Magento: Module testing and integration methodology

Posted in Magento tips & tricks, magento shipping tips on November 6, 2012 0 comment(s)  

At the moment, Magento has dozens of module vendors with hundreds of different modules. Each of the vendors have their own methodology and coding standards that often clashes with another module from some other vendor. In order to have a stable environment, there are some steps that you could take before transferring your freshly obtained third party module to the production server.

The first rule of dealing with the modules is that there is no “out of the box and working” installation. Magento is built in a way that gives developers a lot of freedom to shape it as they see fit. The module you have purchased might not have any bugs and most likely will work on the default installation right after you install it, but how will it interact with other previously installed modules? Or some custom code you have added? You’ll most likely agree that this is something that you might want to check.

How NOT to do it

Imagine you have a blank project in front of you. You have defined functionalities you will need to cover and decided to get a certain amount of modules from the market in order to cover them. The worst thing you could do is install them all at once and run the tests afterwards. This is a reliable way to make such a mess with your Magento installation that you will end up with a system that is very difficult, if at all possible, to debug. Yes, it might look as a shortcut that could save you some time you should be spending on proper testing, but you will end up having to wipe everything out and start from scratch much more often than not.

What should be done

If your modules are stored in archives, do not unpack multiple modules directly to your Magento installation at once. The obvious reason is that you will be automatically starting multiple module installation the next time you open admin panel. The not so obvious one: If two modules are using the namespace fallback mechanism to override the same core class, you will be forced either to overwrite a file or cancel extraction. The first option will wreck the first module that used namespace override. The second method will leave you with partially extracted archive and a task to manually pick and delete files that were extracted in order to start over. Ideally, module producers should avoid using the “app/code/local/Mage/…” type of overrides, but sadly it is not the case. Always extract the archives in separate folders somewhere on your computer (other than Magento’s folder) and run a quick check to see if there are direct file conflicts. (Exta tip: use version control system of your choice.)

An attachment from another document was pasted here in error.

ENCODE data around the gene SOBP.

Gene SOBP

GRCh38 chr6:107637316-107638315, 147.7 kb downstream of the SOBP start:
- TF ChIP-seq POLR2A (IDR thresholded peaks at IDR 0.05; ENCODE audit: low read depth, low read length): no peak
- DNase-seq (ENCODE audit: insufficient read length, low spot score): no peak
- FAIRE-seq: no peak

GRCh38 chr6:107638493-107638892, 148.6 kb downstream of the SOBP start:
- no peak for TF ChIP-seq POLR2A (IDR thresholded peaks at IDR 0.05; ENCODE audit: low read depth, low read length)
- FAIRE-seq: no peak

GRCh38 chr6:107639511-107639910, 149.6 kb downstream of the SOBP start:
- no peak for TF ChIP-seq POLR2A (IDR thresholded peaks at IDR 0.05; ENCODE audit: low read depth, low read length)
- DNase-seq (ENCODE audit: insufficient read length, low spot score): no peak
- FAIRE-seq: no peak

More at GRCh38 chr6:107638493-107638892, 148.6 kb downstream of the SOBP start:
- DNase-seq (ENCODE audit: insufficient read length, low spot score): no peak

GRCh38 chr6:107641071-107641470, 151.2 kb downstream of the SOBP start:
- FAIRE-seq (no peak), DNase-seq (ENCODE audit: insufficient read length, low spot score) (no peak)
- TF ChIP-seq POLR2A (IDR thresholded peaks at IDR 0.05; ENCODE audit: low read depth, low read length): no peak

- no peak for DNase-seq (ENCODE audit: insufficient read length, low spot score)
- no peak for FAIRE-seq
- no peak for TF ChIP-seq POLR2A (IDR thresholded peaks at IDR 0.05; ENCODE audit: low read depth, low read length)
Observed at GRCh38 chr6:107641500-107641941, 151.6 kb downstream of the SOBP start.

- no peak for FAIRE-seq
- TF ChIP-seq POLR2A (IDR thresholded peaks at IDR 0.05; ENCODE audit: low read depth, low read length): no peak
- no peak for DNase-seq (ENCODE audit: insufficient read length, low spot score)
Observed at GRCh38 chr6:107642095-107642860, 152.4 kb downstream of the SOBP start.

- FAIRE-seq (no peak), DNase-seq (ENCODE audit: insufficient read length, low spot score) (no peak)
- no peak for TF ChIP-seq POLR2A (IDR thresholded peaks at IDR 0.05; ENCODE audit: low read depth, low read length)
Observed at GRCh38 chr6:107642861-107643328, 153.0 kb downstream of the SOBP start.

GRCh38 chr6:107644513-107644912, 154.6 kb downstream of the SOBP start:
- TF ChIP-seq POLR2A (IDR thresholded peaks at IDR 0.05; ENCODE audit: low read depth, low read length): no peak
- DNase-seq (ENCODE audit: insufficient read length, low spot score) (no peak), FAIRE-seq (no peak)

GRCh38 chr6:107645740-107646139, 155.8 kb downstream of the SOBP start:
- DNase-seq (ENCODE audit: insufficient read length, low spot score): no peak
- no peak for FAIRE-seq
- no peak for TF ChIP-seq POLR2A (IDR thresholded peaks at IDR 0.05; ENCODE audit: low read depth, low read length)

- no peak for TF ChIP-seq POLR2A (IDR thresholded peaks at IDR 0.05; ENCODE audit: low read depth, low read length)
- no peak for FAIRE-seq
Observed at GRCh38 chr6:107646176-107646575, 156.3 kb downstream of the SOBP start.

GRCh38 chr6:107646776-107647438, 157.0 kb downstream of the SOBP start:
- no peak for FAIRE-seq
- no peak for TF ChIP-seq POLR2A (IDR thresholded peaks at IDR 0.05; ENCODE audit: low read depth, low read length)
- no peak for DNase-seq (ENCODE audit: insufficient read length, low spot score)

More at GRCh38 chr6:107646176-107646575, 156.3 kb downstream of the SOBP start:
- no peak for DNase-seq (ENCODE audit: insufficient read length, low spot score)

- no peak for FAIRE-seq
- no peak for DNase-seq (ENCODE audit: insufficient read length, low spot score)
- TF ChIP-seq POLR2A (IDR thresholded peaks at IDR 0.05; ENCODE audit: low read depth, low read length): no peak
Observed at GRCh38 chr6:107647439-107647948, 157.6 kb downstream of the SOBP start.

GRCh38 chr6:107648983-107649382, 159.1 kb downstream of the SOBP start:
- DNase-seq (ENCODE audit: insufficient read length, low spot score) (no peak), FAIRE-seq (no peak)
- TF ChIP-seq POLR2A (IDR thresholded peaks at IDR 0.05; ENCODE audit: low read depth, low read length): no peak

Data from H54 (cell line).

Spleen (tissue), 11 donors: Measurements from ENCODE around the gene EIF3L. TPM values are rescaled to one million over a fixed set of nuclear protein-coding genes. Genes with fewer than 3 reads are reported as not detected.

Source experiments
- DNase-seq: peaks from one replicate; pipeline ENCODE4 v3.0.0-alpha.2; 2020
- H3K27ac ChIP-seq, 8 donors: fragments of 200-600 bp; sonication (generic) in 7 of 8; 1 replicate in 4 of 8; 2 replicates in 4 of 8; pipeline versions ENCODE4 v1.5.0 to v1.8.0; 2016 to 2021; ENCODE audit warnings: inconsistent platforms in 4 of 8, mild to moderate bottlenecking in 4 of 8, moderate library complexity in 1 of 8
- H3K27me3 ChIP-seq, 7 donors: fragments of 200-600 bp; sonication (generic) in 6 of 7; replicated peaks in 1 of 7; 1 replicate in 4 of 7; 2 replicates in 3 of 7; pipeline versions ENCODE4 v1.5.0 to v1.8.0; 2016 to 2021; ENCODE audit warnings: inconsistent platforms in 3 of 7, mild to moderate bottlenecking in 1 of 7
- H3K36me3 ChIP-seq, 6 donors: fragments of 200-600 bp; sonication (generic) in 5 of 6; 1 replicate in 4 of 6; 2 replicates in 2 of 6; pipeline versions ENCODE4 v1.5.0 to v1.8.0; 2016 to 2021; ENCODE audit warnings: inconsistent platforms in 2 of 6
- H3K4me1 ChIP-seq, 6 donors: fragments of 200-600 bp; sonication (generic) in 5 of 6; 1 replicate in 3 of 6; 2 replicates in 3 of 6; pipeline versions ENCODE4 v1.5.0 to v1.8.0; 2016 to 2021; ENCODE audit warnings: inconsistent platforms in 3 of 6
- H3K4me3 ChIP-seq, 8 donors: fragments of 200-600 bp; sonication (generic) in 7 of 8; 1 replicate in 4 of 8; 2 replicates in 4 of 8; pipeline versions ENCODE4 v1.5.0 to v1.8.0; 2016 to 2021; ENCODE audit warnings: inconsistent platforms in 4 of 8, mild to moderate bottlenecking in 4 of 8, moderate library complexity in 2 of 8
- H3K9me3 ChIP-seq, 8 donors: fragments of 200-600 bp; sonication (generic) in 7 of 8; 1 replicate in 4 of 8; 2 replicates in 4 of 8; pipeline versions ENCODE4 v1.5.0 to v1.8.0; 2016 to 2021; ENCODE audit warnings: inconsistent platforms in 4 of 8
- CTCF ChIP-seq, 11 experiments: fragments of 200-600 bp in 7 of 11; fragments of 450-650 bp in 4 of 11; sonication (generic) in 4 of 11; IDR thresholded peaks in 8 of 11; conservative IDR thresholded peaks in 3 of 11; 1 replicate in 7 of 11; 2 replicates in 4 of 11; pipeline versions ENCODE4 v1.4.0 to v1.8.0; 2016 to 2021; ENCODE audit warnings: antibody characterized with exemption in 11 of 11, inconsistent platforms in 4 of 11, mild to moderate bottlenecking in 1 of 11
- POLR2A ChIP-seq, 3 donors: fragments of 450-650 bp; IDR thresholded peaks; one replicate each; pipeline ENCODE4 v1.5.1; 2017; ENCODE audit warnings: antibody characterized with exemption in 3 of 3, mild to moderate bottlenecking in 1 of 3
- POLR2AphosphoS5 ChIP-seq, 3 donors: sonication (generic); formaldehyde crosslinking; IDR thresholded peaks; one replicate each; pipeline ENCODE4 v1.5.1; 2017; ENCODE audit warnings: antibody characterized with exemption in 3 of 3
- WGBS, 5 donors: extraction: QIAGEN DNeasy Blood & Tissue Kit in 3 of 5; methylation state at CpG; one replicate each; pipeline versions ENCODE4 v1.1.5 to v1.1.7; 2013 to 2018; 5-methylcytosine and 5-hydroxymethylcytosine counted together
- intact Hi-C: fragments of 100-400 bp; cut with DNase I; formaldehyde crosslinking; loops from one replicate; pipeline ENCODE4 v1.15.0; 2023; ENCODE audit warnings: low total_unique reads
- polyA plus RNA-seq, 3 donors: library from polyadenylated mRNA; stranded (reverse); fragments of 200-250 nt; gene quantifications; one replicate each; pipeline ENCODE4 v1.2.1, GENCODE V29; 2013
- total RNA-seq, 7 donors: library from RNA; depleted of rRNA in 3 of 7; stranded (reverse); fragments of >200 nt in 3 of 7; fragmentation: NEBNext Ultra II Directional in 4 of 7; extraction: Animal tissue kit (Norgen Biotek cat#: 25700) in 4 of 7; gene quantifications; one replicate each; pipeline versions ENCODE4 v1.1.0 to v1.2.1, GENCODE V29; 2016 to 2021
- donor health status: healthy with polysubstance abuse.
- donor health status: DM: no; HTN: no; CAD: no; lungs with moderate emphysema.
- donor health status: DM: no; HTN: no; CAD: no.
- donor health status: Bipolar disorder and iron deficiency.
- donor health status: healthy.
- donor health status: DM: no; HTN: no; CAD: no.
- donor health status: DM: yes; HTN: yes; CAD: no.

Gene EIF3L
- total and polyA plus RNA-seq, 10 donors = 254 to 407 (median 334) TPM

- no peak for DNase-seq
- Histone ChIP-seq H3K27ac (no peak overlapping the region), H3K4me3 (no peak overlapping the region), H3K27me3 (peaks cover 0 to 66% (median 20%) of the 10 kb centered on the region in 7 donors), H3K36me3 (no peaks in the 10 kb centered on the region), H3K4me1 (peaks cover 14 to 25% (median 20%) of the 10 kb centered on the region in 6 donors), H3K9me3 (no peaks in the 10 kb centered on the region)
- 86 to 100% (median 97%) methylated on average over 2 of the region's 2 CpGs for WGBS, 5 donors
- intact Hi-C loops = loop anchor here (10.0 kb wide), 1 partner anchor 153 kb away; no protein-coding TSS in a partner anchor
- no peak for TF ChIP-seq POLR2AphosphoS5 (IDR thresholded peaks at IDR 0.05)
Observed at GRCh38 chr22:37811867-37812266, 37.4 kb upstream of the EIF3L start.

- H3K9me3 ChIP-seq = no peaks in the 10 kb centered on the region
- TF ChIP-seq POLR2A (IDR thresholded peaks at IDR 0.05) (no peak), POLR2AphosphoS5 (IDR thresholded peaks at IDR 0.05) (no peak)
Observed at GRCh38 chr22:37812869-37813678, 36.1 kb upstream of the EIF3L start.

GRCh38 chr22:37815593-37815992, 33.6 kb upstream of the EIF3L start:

Install each module separately. Always run through the whole process of module installation, including clearing cache and resetting session by logging out and back in your Magento admin panel after each individual installation. Even if a module is built on best programming practices, chances are that you will not be able to use it until you do this. Having your session and cache clean for the next module installation can prevent unnecessary issues during the installation process.

Get familiar with module’s documentation There are hundreds of modules out there. You are not expected to know the details about each one of them and what they are supposed to do, how are they supposed to do it and what should not be expected as a feature. Knowing the exact intended functionality of a module will help you to better understand how it can be used, how it can be modified to fit your needs and will help you in the potential debugging process. This step will also help you define what exactly should be tested before completing the integration.

Configure the module in the admin panel… repeatedly. This will help you define the exact configuration for the module as well as test different settings. Some modules are built in a way that you will need to find an exact configuration that will allow it to function without clashing with other modules. This step is especially important for modules that are using AJAX calls on the same page in frontend – like some AJAX based layered navigation and AJAX based add to cart with lightbox. It is also important for modules that are playing with URLs. Testing to confirm that each of the module’s key settings are working is also useful, since it will allow you to better pinpoint a bug or a conflict later, during the development.

Perform a quick code and database inspection. Some of the module producers out there are not following the best practices and standards in developing modules for Magento. We have seen situations where even core files are modified by the module, which is something that should be avoided at all costs. These cases are rare and are usually linked to just a few producers, but it will not hurt to check anyway. Take a look at the overwrites in the files and overrides in the config.xml and detect potential conflicts with other installed modules. Do a quick inspection on database modifications done by the module as well.

Write down any potential bugs, missing features, issues and conflicts and add module’s name to the note. You should also remember that even if everything went well during your testing process, code and database inspection and configuration, you might still get some bugs later in development. It’s good to know previous issues you had during the installation and testing of the module as it can help you define the source of the current ones.

From: inchoo

This post was posted in Magento tips & tricks, magento shipping tips and was tagged with magento, ecommerce, magento community, magento store, magento news

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